Federal Immigration Policy and the State Courts: Frequently Asked Questions

 What impacts can the actions of state and local courts have on the effectiveness of Federal immigration policy?

  •  The effectiveness of Federal policy is to a large extent dependent on local cooperation and the actions of local justice officials. This includes: (1) the ability to identify illegal aliens and lawful immigrants who might be subject to removal; (2) reporting individuals to ICE; (3) pretrial release policies of law enforcement, prosecutors, judges, and the jail; and (4) the sharing of information between local justice officials and ICE.
  •  In some areas of Federal immigration law, an individual’s immigration rights are specifically based on what happens to the individual in state court. This is especially true with regard to the effects of state court criminal convictions and sentences, as Federal immigration rights are determined by state law definitions and the decisions of state court judges as to the nature of the crime, the elements of the crime, and the sentence. Federal law thus makes immigration rights dependent on the exercise of discretion by local law enforcement officers, prosecutors, and judges. In addition, the availability of T and U visas depends on the willingness of local justice officials to certify that the individual is necessary to a criminal prosecution.
  •  State court criminal judges are not as tied to strict sentencing guidelines as are federal criminal judges. State judges have the authority to consider a wide range of factors about an individual defendant in their sentencing decisions, including the threat that the offender poses to public safety, levels of culpability, restorative justice concerns, likelihood of rehabilitation, and impacts on the offender’s family. Immigration rights could be one factor that a state court judge might consider significant.
  •  Even once an individual is caught up in the immigration system, much of what happens to that individual and his or her family is determined by the local justice system. This includes treatment by local probation officials, placement of children, the availability of family assistance, etc.
  •  State court records, particularly records of the details of criminal convictions, may be critical to determining an individual’s immigration rights.

 What impacts can Federal immigration policy have on the state courts and other local justice agencies?

  •   In the criminal arena, some of the problems that immigration issues can cause for local law enforcement, prosecution, courts, jails, and probation, include difficulties in:

·     Identifying individuals who have multiple cases under different names, particularly for flagging multiple offenders;

·     Determining when to use citation and release rather than arrest;

·     Determining eligibility and conditions for pretrial release;

·     Dealing with language issues at all stages of the court process;

·     Scheduling preliminary hearings, plea hearings, and trials;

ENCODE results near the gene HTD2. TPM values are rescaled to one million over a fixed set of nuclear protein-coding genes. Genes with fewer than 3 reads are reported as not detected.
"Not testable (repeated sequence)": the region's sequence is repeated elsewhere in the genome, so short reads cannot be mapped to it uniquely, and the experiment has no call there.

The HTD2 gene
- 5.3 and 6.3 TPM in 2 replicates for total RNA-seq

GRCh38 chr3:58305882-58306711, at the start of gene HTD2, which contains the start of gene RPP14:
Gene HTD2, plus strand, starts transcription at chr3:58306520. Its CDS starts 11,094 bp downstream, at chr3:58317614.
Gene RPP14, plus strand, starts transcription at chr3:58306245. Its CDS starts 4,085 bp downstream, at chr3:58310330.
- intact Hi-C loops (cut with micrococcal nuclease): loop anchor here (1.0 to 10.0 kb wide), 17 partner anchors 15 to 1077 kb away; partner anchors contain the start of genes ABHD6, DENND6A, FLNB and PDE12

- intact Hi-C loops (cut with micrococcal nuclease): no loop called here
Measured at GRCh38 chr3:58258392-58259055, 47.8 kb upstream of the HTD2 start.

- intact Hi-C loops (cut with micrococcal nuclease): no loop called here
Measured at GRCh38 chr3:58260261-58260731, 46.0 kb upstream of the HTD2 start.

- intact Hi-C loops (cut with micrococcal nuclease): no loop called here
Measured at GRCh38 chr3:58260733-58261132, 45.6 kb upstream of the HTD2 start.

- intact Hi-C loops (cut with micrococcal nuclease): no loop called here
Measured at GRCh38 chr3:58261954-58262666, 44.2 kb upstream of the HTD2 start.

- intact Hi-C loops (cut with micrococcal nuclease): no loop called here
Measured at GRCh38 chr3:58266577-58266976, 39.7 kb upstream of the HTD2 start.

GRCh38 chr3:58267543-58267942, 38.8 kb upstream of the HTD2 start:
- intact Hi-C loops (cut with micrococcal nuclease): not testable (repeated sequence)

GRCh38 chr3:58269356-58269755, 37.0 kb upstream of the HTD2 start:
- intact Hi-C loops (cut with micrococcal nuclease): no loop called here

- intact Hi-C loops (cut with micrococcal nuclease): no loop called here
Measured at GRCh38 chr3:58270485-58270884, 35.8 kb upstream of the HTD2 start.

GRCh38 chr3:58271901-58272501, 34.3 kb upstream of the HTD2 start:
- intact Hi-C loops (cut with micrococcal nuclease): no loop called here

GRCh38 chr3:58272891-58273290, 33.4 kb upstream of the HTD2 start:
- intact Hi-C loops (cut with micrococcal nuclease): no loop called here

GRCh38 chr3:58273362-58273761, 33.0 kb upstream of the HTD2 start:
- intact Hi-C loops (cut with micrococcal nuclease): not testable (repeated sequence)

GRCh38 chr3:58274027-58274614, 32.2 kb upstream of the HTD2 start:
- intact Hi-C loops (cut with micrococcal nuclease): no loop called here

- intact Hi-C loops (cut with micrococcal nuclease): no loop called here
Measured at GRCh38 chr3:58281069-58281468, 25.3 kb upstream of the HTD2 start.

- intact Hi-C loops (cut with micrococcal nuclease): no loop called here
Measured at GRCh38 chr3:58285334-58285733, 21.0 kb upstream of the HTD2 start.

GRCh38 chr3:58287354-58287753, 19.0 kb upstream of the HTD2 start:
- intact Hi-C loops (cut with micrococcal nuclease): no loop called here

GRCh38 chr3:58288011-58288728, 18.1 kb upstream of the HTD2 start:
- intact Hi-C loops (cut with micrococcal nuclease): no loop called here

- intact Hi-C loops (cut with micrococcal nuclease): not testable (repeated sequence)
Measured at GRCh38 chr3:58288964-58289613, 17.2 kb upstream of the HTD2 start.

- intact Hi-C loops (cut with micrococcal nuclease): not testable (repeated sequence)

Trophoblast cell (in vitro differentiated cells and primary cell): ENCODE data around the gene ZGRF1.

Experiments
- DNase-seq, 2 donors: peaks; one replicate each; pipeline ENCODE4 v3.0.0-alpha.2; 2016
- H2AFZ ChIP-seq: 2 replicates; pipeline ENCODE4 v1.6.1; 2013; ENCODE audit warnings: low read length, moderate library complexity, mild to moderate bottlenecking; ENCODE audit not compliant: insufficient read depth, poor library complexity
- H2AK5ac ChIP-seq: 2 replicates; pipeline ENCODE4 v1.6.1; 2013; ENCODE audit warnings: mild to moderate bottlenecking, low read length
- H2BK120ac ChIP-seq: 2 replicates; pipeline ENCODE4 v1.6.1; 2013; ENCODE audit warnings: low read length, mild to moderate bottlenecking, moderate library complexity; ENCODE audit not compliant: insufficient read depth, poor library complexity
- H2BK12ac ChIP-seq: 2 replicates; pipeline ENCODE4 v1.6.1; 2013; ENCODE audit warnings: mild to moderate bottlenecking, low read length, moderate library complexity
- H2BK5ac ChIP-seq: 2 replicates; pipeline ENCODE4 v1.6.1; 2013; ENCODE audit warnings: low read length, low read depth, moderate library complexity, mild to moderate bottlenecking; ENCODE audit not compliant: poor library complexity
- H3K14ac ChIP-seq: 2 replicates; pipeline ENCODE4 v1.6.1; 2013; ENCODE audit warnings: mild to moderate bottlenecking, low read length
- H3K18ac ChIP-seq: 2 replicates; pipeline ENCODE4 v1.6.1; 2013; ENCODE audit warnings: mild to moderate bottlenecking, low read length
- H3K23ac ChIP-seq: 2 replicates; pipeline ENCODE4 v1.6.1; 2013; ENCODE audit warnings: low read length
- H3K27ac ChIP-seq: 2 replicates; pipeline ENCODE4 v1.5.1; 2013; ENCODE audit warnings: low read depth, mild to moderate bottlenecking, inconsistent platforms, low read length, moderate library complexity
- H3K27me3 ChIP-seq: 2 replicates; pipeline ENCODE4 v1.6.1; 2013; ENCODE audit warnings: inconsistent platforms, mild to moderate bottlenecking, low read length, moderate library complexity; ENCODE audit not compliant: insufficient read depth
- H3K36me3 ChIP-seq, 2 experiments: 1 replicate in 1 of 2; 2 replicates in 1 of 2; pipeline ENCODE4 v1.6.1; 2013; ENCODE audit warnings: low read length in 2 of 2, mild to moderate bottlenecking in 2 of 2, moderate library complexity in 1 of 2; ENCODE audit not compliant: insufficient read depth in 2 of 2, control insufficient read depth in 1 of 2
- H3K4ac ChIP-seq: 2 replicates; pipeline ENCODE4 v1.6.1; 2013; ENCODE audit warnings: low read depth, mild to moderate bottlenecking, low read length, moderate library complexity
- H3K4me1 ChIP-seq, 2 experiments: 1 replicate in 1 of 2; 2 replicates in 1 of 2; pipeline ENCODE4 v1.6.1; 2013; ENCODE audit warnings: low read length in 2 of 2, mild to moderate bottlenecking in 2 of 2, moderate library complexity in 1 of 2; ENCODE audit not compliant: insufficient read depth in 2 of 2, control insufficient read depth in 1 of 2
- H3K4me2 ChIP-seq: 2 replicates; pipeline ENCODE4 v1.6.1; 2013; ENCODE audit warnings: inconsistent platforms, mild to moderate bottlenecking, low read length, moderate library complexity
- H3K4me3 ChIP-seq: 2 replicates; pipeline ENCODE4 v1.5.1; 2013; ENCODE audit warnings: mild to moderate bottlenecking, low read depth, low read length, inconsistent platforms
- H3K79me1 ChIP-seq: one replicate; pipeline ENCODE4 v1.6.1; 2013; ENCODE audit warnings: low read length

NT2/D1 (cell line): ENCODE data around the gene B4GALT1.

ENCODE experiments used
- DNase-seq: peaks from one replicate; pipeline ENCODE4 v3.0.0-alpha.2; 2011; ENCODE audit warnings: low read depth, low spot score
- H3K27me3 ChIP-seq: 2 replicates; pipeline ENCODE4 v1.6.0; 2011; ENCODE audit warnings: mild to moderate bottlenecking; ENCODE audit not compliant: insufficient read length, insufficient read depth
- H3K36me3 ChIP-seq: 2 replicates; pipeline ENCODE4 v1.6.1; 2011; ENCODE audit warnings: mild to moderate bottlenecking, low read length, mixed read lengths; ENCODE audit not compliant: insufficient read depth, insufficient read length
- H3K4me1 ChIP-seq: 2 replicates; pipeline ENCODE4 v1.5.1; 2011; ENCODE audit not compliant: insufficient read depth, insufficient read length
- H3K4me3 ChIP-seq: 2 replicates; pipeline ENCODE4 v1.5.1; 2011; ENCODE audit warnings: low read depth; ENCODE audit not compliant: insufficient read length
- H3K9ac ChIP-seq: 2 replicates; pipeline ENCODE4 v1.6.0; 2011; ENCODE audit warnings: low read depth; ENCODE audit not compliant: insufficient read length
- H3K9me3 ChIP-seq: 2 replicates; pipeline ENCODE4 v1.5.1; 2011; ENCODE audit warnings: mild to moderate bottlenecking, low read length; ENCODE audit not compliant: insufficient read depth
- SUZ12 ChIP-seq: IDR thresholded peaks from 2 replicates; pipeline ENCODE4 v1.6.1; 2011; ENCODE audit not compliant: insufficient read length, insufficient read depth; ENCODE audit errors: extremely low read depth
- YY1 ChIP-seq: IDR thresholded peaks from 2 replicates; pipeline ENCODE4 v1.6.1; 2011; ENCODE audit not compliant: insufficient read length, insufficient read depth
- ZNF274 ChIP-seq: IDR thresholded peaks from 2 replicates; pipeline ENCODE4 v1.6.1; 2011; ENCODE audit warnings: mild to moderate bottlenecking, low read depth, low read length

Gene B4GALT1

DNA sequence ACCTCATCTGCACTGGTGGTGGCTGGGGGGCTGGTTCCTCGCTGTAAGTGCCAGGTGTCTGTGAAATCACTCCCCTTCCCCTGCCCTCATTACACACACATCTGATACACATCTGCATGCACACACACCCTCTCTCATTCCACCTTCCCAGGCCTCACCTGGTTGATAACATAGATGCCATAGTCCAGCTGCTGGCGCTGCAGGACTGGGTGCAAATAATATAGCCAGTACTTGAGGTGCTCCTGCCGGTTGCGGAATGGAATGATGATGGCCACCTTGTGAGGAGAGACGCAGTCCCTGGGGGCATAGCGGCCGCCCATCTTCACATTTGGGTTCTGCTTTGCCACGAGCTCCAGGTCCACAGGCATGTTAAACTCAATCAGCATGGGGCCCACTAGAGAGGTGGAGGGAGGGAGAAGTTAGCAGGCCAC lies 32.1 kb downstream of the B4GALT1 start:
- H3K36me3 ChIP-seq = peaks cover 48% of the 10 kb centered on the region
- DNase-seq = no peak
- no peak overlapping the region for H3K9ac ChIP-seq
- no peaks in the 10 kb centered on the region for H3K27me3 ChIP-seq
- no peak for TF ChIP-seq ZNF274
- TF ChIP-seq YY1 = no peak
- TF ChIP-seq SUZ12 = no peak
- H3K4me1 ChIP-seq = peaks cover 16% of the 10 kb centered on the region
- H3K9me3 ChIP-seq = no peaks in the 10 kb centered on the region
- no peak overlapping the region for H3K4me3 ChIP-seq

·     Determining eligibility for probation;

·     Setting probation conditions that can be met by immigrants and illegal aliens;

·     Tracking individuals who fail to appear for trial or probation appointments due to immigration holds;

·     Finding rehabilitative services for immigrant defendants, especially services for illegal aliens; and

·     Obtaining the testimony of witnesses who are reluctant to come forward due to fears of immigration consequences. 

  •   In the civil and family arenas, some of the problems that immigration issues can cause for courts, social service agencies, and treatment providers include:

·     Placing children of immigrants who are deported, both immigrant children and children who are American citizens through being born in the U.S.;

·     Providing family counseling and other treatment services for families;

·     Providing counseling and treatment services for juveniles;

·     Determining workable alimony and support;

·     Creating a record of findings in dependency cases that are sufficient to support an application for Special Immigrant Juvenile Status;

·     Setting achievable conditions for family reunification and return of children placed out of the home;

·     Providing financial assistance, food stamps, medical services, mental health services, and other types of family assistance;

·     Providing services in different languages; and

·     Providing services geared to different cultures.

Why is it so difficult get accurate information on the immigrant composition of the local court caseload in a jurisdiction? 

  •  Immigration issues arise in state court cases solely as collateral issues. As a result, there is no official “immigration caseload” for state courts to include in their caseload statistics. In addition, state courts often do not know the immigration status of litigants before them, so they have no way to count even that aspect of their caseloads.

 What is the SJI Initiative doing to help the state courts better carry out their appropriate roles within Federal immigration policy?